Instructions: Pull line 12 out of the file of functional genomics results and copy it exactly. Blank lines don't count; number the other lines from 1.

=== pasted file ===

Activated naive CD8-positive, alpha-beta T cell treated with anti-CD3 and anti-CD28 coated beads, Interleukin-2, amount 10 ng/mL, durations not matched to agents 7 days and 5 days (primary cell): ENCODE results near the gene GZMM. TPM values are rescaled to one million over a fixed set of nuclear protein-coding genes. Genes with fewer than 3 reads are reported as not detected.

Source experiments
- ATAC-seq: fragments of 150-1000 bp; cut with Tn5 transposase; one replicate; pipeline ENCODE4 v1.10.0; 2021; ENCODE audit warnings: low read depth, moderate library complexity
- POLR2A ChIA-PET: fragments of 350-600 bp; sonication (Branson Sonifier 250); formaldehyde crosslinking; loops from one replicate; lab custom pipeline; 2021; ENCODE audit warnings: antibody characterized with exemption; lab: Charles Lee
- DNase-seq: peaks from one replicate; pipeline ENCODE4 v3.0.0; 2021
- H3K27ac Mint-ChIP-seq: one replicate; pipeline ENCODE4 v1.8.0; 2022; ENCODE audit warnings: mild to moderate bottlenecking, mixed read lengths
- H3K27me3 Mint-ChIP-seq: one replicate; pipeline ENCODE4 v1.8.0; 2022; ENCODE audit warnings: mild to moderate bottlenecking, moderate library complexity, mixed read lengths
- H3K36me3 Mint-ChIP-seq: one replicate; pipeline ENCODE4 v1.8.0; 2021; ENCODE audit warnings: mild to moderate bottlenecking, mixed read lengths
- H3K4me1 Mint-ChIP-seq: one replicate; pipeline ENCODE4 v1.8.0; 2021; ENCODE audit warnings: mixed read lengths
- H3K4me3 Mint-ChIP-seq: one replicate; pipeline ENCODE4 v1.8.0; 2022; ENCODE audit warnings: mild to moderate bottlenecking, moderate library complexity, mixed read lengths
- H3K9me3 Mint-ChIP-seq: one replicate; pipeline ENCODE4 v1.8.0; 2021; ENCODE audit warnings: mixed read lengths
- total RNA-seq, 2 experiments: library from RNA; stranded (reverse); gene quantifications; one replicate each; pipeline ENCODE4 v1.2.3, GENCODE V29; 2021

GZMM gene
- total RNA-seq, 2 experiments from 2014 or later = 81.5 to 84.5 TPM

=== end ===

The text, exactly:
- total RNA-seq, 2 experiments: library from RNA; stranded (reverse); gene quantifications; one replicate each; pipeline ENCODE4 v1.2.3, GENCODE V29; 2021